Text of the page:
There’s nothing better than a Congressional cocaine bust to remind us that politics is back in full swing in the state of Florida! Here is a roundup of this week’s winners and losers as we start barreling toward the 2014 campaign season.
Let’s start by contrasting two races that most of the state will be watching: the governor’s race and the special election to fill late Congressman Bill Young’s seat.
CONGRESSIONAL SEAT 13
Alex Sink, who served as Florida’s CFO and ran for governor against Gov. Rick Scott, has had a good week as she began launching her bid for Young’s seat. Prior to Sink entering the race, the idea of a Democrat being a front-runner for a seat that was Republican-held since Nixon was president sounded far-fetched. However, in a matter of weeks, Sink put together an ad-hoc exploratory team, put some feelers out to the Donors-That-Be and firmly planted her flag in the ground as the presumptive Democratic nominee.
On the other hand, Congressman Young’s passing sent the GOP into a bit of a scramble mode in a search for a candidate. Three competitors have filed their papers on the “R” side so far: Mark Bircher ( who hasn’t received much press), Kathleen Peters (a State Representative) and David Jolly (a former Congressional Aide and lobbyist). This is the best scenario Sink could have hoped for.
While Peters and Jolly are vying for endorsements and splitting the party, Sink is running exactly the type of campaign she enjoys, where she can remain fairly quiet and raise money while her opponents tear each other to pieces. Sink does not like throwing mud and she certainly doesn’t need to enter the primary fray simply to get more name recognition. With the special election scheduled for early March, Republicans just made this her race to lose.
On the other hand, Florida Democrats have their own problems. Their candidate of choice, Former Governor and Former Republican Charlie Crist, isn’t being welcomed into the flock as widely as they had anticipated. At best, fundraising and enthusiasm for this race is stalled. At worst, the party is risking a replay of the same bad strategy they adopted in 2010, which can be summarized as, “No need to make adjustments to our campaign. Who else are they going to vote for? Rick Scott?!?”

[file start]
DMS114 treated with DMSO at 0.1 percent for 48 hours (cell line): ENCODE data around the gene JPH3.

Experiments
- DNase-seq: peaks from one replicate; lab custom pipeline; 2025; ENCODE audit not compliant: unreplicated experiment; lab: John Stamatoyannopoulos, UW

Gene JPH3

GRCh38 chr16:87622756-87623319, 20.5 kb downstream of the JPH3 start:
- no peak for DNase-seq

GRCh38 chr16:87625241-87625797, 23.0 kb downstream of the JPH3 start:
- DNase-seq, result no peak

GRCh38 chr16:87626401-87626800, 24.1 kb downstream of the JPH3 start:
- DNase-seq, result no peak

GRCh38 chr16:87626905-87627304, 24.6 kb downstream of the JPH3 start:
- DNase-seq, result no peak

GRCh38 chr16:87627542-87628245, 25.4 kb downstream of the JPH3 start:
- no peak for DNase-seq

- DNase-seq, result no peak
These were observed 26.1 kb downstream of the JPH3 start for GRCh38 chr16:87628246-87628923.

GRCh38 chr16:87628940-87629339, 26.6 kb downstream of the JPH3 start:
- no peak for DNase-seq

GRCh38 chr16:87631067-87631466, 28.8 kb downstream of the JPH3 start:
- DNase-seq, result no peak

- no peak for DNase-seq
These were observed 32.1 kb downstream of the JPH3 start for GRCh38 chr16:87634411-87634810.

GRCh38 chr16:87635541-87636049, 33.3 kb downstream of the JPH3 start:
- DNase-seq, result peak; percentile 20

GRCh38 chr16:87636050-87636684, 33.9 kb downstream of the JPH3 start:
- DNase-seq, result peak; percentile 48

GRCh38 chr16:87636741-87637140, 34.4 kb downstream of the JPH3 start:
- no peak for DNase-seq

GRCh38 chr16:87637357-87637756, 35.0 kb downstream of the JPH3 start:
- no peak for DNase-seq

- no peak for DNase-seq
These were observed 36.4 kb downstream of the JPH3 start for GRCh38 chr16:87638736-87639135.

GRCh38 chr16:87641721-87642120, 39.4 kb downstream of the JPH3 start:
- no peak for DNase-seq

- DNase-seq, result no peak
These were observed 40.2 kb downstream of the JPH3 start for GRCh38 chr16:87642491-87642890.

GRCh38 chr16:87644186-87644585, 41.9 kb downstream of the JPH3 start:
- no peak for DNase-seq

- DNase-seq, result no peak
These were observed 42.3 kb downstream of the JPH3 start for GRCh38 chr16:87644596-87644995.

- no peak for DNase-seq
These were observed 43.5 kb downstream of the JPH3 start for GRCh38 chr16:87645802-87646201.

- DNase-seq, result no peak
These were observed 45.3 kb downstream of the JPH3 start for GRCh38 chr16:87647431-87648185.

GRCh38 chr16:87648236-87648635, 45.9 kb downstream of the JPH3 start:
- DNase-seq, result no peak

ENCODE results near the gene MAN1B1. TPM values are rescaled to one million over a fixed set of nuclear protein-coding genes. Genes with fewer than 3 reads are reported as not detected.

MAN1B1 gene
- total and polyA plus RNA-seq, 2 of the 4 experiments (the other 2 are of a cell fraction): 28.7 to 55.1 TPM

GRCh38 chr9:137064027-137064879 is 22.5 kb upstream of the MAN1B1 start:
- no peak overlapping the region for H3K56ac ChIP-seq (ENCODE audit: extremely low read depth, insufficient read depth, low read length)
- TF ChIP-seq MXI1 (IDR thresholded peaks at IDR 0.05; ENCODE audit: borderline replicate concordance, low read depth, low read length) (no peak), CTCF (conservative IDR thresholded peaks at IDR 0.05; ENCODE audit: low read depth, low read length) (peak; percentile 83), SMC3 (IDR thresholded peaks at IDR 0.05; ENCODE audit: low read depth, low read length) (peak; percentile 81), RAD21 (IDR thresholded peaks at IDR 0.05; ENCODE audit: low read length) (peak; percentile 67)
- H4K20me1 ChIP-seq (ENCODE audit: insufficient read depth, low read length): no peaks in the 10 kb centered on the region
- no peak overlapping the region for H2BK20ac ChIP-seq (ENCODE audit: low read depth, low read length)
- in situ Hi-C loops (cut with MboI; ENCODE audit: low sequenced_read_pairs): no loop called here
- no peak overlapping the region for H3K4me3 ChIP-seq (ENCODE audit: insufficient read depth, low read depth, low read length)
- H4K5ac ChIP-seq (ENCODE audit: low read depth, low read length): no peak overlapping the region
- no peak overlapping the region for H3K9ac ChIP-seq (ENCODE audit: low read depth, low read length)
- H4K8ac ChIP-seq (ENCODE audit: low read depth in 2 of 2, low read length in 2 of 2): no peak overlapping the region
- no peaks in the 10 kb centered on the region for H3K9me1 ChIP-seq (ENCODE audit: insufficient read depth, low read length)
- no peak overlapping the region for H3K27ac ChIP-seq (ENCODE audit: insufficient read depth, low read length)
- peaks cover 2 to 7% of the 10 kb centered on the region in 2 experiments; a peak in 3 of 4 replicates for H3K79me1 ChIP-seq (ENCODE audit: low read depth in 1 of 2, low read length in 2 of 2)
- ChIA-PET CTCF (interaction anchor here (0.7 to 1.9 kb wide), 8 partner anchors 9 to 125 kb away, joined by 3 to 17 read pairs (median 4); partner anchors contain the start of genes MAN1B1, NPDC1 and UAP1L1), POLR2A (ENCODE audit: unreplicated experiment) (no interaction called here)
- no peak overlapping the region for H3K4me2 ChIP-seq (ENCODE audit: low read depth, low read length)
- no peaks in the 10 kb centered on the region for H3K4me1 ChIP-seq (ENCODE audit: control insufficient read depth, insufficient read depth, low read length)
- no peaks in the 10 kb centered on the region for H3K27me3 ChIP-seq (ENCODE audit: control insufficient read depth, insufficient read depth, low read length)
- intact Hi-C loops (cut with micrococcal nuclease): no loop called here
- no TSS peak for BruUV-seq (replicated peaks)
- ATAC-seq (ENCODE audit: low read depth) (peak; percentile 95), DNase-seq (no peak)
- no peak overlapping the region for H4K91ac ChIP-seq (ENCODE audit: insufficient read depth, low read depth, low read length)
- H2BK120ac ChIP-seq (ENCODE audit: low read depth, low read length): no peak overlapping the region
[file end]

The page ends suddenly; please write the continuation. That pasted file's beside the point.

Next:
Crist is being criticized on all sides. Republicans are calling him a “traitor” and are vowing to turn out in droves if his name is on the ballot for the general election. Cautious Democrats are worried that his newly-donned blue jersey will be ripped off the second he gets back into the Governor’s mansion. Die-hard Progressives are angry that State Senator Nan Rich’s campaign was not given full support by the Democratic Party and are vowing to organize against him or sit this one out.
All of that could be overcome or overshadowed in time if Crist were able to energize average voters and enter the race with positive momentum. Unfortunately, so far it appears that all he has galvanized is a larger group of Monday morning quarterbacks. When he makes a strong statement, such as when he compared Rick Scott to Al Capone, he is told he is out of character and shouldn’t throw punches. When he plays the role of likeable Floridian, he is labeled as weak (or as one op-ed scathingly put it, “…it’s just not in his DNA to fight for anything beyond his own political destiny.” No matter what he says or does, someone is there to pounce, and that will wear both him and his donor base out quickly.